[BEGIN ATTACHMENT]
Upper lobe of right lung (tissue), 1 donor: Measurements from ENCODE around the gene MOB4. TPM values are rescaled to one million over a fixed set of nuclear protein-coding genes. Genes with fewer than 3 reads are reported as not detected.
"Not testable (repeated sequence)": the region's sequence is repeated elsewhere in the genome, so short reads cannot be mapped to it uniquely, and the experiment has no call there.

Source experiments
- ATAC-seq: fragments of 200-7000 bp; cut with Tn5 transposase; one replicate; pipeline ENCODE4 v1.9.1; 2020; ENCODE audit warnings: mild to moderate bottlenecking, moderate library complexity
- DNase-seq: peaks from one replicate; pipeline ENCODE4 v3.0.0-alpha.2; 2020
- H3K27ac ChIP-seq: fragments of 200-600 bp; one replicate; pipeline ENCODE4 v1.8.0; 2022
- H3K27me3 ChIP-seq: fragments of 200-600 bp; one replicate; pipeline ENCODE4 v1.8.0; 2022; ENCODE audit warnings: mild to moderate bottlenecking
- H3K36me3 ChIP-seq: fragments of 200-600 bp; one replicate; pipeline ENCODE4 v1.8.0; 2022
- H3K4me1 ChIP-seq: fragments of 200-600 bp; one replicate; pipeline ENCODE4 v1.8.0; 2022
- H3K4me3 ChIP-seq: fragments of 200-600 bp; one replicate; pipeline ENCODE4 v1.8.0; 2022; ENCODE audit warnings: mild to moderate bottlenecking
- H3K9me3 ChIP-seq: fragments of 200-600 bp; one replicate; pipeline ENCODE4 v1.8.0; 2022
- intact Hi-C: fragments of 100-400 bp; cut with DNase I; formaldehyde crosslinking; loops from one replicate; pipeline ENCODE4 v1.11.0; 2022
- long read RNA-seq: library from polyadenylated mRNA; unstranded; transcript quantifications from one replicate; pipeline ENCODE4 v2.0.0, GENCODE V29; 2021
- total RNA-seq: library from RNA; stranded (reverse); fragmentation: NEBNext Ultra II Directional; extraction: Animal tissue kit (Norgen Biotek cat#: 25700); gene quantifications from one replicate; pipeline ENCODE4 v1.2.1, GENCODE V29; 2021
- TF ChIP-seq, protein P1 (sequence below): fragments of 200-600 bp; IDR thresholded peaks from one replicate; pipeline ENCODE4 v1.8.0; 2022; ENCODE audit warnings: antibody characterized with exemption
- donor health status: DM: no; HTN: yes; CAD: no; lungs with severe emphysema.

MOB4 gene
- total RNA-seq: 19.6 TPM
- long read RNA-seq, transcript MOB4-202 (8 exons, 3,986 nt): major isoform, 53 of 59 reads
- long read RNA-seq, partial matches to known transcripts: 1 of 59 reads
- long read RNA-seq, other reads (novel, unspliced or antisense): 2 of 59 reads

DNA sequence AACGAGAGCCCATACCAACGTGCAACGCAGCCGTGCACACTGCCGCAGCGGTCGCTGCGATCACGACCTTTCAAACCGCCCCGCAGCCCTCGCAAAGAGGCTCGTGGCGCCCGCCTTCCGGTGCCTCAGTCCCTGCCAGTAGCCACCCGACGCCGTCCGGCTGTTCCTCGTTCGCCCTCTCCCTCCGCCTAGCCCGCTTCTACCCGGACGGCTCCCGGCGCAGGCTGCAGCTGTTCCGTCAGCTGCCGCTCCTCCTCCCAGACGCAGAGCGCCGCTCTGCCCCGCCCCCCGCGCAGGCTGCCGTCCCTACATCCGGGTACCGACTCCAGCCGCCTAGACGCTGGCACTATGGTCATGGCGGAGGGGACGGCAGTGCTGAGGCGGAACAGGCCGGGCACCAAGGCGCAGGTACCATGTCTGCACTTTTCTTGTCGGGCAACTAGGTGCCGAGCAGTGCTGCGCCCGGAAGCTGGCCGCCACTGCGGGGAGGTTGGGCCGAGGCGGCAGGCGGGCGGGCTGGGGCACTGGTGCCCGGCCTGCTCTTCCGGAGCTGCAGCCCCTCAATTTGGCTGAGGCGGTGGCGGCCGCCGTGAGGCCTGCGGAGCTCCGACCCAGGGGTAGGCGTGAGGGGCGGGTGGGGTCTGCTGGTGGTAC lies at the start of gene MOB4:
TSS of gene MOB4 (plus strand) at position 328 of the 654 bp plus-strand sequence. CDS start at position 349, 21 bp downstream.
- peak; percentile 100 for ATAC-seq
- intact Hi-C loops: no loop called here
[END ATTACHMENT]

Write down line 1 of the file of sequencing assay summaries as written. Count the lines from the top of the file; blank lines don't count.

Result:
Upper lobe of right lung (tissue), 1 donor: Measurements from ENCODE around the gene MOB4. TPM values are rescaled to one million over a fixed set of nuclear protein-coding genes. Genes with fewer than 3 reads are reported as not detected.